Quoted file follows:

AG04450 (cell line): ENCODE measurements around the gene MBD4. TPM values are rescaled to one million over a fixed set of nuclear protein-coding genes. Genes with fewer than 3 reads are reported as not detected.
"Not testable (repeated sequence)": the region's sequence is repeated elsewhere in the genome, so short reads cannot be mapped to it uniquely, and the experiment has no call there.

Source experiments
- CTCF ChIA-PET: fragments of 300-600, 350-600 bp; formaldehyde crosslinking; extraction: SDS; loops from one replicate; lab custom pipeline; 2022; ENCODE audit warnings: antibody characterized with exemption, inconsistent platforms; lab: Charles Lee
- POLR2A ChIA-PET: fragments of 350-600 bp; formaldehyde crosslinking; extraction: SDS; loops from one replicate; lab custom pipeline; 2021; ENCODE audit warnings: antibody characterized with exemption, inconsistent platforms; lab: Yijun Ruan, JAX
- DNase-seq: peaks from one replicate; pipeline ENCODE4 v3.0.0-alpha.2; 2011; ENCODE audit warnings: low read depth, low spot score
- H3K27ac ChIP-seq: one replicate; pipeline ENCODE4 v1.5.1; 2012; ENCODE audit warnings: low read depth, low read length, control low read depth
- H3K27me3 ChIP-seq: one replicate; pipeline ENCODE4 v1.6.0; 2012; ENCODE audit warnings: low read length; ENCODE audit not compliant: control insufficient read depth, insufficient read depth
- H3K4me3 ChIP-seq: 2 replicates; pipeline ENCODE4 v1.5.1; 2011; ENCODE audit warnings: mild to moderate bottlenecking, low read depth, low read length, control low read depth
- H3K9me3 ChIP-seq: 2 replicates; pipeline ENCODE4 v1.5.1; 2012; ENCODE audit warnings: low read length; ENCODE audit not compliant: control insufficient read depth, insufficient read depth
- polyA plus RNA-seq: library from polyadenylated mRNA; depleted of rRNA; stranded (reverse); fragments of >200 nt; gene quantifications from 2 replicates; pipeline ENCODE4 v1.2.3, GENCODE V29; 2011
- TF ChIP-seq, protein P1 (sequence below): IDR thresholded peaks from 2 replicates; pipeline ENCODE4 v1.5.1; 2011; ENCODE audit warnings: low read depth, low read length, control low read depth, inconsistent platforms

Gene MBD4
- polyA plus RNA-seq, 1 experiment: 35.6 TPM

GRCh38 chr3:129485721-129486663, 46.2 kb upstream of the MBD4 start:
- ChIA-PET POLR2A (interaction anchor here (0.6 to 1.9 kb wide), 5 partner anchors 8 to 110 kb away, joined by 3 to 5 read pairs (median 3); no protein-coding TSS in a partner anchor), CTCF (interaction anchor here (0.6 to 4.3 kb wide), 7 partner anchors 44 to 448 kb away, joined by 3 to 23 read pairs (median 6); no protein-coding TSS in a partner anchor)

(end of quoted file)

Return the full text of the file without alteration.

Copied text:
AG04450 (cell line): ENCODE measurements around the gene MBD4. TPM values are rescaled to one million over a fixed set of nuclear protein-coding genes. Genes with fewer than 3 reads are reported as not detected.
"Not testable (repeated sequence)": the region's sequence is repeated elsewhere in the genome, so short reads cannot be mapped to it uniquely, and the experiment has no call there.

Source experiments
- CTCF ChIA-PET: fragments of 300-600, 350-600 bp; formaldehyde crosslinking; extraction: SDS; loops from one replicate; lab custom pipeline; 2022; ENCODE audit warnings: antibody characterized with exemption, inconsistent platforms; lab: Charles Lee
- POLR2A ChIA-PET: fragments of 350-600 bp; formaldehyde crosslinking; extraction: SDS; loops from one replicate; lab custom pipeline; 2021; ENCODE audit warnings: antibody characterized with exemption, inconsistent platforms; lab: Yijun Ruan, JAX
- DNase-seq: peaks from one replicate; pipeline ENCODE4 v3.0.0-alpha.2; 2011; ENCODE audit warnings: low read depth, low spot score
- H3K27ac ChIP-seq: one replicate; pipeline ENCODE4 v1.5.1; 2012; ENCODE audit warnings: low read depth, low read length, control low read depth
- H3K27me3 ChIP-seq: one replicate; pipeline ENCODE4 v1.6.0; 2012; ENCODE audit warnings: low read length; ENCODE audit not compliant: control insufficient read depth, insufficient read depth
- H3K4me3 ChIP-seq: 2 replicates; pipeline ENCODE4 v1.5.1; 2011; ENCODE audit warnings: mild to moderate bottlenecking, low read depth, low read length, control low read depth
- H3K9me3 ChIP-seq: 2 replicates; pipeline ENCODE4 v1.5.1; 2012; ENCODE audit warnings: low read length; ENCODE audit not compliant: control insufficient read depth, insufficient read depth
- polyA plus RNA-seq: library from polyadenylated mRNA; depleted of rRNA; stranded (reverse); fragments of >200 nt; gene quantifications from 2 replicates; pipeline ENCODE4 v1.2.3, GENCODE V29; 2011
- TF ChIP-seq, protein P1 (sequence below): IDR thresholded peaks from 2 replicates; pipeline ENCODE4 v1.5.1; 2011; ENCODE audit warnings: low read depth, low read length, control low read depth, inconsistent platforms

Gene MBD4
- polyA plus RNA-seq, 1 experiment: 35.6 TPM

GRCh38 chr3:129485721-129486663, 46.2 kb upstream of the MBD4 start:
- ChIA-PET POLR2A (interaction anchor here (0.6 to 1.9 kb wide), 5 partner anchors 8 to 110 kb away, joined by 3 to 5 read pairs (median 3); no protein-coding TSS in a partner anchor), CTCF (interaction anchor here (0.6 to 4.3 kb wide), 7 partner anchors 44 to 448 kb away, joined by 3 to 23 read pairs (median 6); no protein-coding TSS in a partner anchor)